A number of initiatives have arisen to meet the growing interest of Australian medical students in global health. Largely student- driven,   these   include   the   annual   AMSA Global Health Conference and the formation of university global health interest groups which operate within the AMSA Global Health Network. [4] Being part of a global health group encourages students to develop an early passion in global health and network with like-minded individuals to share ideas. [2] Global health groups have also taken leadership  in  piloting  education  programs that raise awareness of current global health issues. Encouragingly, these programs attract not only medical students, but also students completing a variety of courses at university and even the general public, as has been our experience with the global course facilitated by   the  Medical   Students’  Aid   Project  at UNSW. This underscores a key reality in global health, that solutions in the developing world often require partnership between medical professionals and those outside the medical sphere.

A popular way in which students gain practical experience in global health is through arranging electives in developing countries. The benefits of such electives are numerous. It is important to note, however, that electives can  be  associated  with  potential  harm  to both the student and the local community. Risks include lack of supervision which can lead   to   students   assuming   roles   beyond their capabilities, which can compromise patient care. [7] Trainees may also experience physical harm due to unstable environments or psychological impacts which can be exacerbated  by  limited  support  networks. [7] The potential harm to local communities can include disruption to local practices and disincentives  to  governments  to  invest  in local workforces. It is well-recognised that initiating long-term, continuous partnerships with communities are more effective in optimising health outcomes compared with short-term, “bandaid-approach” medical missions. [3] Further strategies to reduce risks and  promote  ethical  practice are  discussed in guidelines, such as ‘A Guide to Working Abroad for Australian Medical Students and Junior Doctors’ by AMSA and the AMA. [12,13] These   resources   can   encourage   students to be mindful of their potential impact on communities.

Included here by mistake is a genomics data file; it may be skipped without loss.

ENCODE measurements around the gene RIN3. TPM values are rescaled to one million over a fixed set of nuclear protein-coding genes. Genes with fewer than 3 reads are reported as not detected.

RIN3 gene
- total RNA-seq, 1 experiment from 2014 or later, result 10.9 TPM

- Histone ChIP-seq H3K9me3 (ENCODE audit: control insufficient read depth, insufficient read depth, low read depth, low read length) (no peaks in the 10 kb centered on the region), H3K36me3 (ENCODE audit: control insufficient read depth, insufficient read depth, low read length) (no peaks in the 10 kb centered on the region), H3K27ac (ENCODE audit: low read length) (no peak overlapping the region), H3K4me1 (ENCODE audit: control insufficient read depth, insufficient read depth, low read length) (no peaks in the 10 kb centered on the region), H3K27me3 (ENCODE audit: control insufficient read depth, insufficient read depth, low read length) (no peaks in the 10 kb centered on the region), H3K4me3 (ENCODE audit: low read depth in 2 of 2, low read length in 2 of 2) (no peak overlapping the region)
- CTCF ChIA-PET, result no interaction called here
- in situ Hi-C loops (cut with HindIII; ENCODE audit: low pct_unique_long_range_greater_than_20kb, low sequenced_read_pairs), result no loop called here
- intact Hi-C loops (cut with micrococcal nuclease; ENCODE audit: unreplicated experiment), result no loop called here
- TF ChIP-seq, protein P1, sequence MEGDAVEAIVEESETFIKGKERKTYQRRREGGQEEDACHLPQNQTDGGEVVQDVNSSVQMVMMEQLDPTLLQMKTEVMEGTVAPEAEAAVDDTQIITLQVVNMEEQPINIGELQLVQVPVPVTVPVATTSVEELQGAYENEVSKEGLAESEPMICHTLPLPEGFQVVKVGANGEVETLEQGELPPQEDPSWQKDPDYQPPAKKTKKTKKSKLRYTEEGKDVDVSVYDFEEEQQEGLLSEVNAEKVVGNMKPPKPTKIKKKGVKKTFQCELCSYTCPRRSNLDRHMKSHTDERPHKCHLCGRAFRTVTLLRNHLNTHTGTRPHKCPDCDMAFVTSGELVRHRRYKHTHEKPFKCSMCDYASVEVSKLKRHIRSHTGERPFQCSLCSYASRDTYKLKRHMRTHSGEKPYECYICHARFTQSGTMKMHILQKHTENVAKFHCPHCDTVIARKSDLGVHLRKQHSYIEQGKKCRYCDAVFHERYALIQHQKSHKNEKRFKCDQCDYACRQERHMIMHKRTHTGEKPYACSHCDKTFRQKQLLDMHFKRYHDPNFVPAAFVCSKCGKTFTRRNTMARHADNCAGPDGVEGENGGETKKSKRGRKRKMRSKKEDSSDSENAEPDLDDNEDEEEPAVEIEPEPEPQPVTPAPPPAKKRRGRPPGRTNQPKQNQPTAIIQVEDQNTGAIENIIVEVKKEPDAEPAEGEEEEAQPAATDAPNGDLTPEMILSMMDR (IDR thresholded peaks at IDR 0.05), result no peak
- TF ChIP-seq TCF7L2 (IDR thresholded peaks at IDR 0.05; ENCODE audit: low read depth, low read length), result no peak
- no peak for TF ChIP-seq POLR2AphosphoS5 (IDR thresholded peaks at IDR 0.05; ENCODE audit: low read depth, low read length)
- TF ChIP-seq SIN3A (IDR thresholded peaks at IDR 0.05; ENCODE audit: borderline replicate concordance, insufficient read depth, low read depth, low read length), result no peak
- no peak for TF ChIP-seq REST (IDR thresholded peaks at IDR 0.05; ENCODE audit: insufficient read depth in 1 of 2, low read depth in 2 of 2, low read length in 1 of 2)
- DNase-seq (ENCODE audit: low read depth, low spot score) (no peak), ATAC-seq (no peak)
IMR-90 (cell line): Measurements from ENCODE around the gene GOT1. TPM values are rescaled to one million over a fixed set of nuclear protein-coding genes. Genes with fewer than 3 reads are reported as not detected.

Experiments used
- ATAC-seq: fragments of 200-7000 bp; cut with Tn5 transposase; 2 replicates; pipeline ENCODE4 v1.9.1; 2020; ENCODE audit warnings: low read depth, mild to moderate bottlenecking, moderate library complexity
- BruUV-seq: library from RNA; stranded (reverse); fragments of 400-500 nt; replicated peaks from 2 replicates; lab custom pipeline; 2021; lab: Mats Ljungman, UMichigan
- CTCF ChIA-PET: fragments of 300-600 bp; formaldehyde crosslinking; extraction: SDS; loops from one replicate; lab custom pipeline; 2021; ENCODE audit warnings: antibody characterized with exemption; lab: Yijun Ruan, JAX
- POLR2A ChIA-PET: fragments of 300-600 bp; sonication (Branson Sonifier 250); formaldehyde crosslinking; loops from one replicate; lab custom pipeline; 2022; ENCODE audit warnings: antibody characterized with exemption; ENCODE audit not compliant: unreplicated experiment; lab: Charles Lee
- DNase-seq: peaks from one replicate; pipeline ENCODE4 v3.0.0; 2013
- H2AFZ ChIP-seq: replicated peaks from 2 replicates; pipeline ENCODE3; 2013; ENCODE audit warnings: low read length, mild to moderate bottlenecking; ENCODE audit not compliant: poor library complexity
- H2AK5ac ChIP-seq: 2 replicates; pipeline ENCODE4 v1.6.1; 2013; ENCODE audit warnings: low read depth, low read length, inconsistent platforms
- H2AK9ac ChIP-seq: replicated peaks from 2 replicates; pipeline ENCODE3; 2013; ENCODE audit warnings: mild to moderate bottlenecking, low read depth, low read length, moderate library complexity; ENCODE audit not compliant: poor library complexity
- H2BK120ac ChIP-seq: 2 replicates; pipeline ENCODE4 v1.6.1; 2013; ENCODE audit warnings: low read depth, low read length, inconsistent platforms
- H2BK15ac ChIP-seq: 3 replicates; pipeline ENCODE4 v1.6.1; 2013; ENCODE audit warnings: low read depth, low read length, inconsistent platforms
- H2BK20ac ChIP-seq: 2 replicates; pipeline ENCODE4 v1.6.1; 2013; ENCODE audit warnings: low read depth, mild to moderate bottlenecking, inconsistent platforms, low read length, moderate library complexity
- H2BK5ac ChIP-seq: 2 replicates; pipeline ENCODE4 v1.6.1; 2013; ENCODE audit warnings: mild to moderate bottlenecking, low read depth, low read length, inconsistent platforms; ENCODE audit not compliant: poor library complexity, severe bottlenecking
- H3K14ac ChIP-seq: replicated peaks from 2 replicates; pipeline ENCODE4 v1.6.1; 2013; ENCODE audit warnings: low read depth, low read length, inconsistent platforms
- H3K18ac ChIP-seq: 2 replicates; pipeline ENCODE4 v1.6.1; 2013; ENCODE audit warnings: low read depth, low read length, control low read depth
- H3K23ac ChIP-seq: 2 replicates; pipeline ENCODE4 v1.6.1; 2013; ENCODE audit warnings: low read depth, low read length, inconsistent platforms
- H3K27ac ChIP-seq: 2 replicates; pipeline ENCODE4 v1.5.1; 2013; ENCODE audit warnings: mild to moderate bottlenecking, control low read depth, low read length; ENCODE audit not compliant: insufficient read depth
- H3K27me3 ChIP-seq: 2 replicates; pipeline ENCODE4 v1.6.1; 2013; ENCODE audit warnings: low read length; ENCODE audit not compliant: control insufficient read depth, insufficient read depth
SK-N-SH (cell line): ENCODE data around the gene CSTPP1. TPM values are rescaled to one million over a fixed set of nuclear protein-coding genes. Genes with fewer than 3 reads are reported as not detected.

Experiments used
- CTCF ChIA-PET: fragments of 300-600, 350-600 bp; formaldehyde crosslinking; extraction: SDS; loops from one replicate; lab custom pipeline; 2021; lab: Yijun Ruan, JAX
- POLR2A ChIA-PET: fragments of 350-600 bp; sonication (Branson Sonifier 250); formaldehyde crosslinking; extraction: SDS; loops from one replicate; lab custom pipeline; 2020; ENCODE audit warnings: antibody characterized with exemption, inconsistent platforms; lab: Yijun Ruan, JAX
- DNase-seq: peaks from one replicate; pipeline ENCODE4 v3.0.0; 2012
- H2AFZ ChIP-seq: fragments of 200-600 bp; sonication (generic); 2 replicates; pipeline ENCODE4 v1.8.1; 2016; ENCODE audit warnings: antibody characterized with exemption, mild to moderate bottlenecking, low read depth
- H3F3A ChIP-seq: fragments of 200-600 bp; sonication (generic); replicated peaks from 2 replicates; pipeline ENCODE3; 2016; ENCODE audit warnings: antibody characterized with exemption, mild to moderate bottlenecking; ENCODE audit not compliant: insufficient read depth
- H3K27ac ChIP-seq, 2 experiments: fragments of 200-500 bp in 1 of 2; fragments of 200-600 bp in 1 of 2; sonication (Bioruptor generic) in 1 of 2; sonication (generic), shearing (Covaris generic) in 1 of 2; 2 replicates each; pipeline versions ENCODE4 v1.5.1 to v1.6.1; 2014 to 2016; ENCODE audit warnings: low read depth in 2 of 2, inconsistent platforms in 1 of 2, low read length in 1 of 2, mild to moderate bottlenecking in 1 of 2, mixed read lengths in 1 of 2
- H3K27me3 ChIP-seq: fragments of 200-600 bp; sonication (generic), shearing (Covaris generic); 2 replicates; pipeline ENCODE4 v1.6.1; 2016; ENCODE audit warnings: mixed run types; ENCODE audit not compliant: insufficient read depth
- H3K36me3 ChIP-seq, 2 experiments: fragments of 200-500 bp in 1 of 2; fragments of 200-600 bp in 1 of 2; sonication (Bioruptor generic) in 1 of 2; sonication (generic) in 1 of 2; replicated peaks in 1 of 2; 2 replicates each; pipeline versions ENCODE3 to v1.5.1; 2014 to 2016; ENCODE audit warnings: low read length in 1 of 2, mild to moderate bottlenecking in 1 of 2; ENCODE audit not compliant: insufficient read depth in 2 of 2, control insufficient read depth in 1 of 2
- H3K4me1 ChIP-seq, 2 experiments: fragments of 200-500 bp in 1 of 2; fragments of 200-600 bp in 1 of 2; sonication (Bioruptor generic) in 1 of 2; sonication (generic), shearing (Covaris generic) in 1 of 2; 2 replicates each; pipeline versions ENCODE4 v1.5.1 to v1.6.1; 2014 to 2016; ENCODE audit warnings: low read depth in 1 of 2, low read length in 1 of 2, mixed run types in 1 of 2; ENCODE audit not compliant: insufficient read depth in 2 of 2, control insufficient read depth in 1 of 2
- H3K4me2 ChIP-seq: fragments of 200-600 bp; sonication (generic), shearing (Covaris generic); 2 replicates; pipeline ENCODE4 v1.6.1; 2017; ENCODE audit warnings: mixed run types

It is clear that an awareness of global health is vital for preparing future doctors to meet diverse future health challenges. Although numerous   student-run   opportunities   exist for students to engage in global health, there has been a call to also integrate global health into the formal university curricula, with over 90% of students believing that global health should  be  a  component  of  medical  school programs.   [7,11]   This   could   complement overseas  medical  experiences  by  providing a conceptual framework of the global health environment,  which  can  be  reinforced  by practical experience.

In our ever-changing environment, it is vital that students and junior health professionals are  offered  all  of  the  opportunities  they require    to    lead    meaningful    change    in tomorrow’s world.

Acknowledgements

None.

Conflict of interest

None declared.

Correspondence

N Jain: n.jain@amsj.org

S Jain: s.jain@amsj.org

References